During his State of the Union address, President Barack Obama made a claim about pay for women in today’s economy.
"You know, today, women make up about half our workforce, but they still make 77 cents for every dollar a man earns," Obama said. "That is wrong, and in 2014, it's an embarrassment. Women deserve equal pay for equal work."
It was not the first time Obama (or other Democrats) have offered the 77-cent data point -- not by a long shot. A search on the White House website calls up literally dozens of examples of policy papers, blog posts and speeches in which the president cited the 77-cent statistic. He used it in a proclamation for National Equal Pay Day (July 20, 2010), in remarks at a White House forum on women and the economy (April 6, 2012), in a conference call with reporters (June 4, 2012), and remarks on the 50th anniversary of the Equal Pay Act (June 10, 2013), just to cite a few.
Before we get into the statistics, we need to explain how we’re approaching this claim in this fact-check. We’ve heard the 77-cent statistic used a lot of different ways, and small changes in wording make a big difference in determining whether it’s accurate or not.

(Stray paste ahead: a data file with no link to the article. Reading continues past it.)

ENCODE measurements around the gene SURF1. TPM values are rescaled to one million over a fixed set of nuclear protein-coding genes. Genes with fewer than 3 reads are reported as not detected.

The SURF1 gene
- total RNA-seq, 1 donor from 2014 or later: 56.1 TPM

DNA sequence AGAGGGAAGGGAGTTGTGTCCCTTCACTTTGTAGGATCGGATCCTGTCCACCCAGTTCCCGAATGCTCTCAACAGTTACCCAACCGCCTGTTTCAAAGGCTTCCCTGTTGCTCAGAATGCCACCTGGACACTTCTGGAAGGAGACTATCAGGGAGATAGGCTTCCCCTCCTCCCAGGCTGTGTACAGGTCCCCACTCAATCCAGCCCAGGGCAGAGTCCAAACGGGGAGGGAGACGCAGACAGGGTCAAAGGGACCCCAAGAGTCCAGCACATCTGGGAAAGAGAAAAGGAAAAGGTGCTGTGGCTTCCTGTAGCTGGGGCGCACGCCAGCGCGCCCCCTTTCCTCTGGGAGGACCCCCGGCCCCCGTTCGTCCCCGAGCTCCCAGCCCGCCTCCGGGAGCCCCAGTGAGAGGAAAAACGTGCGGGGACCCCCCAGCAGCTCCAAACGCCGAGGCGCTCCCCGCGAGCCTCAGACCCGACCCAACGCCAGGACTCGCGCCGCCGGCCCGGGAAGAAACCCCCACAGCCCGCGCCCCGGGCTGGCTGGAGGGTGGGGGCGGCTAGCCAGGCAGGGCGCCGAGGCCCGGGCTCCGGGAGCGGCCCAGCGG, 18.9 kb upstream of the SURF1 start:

The less accurate version -- once offered by Obama himself -- states that women make 77 cents for every dollar a man earns for the same work, or in the same job. As we’ll explain below, the data doesn’tshow that. By contrast, the more accurate version simply states that women make 77 cents for every dollar a man earns, period. That is moreaccurate (though not without some caveats, also listed below).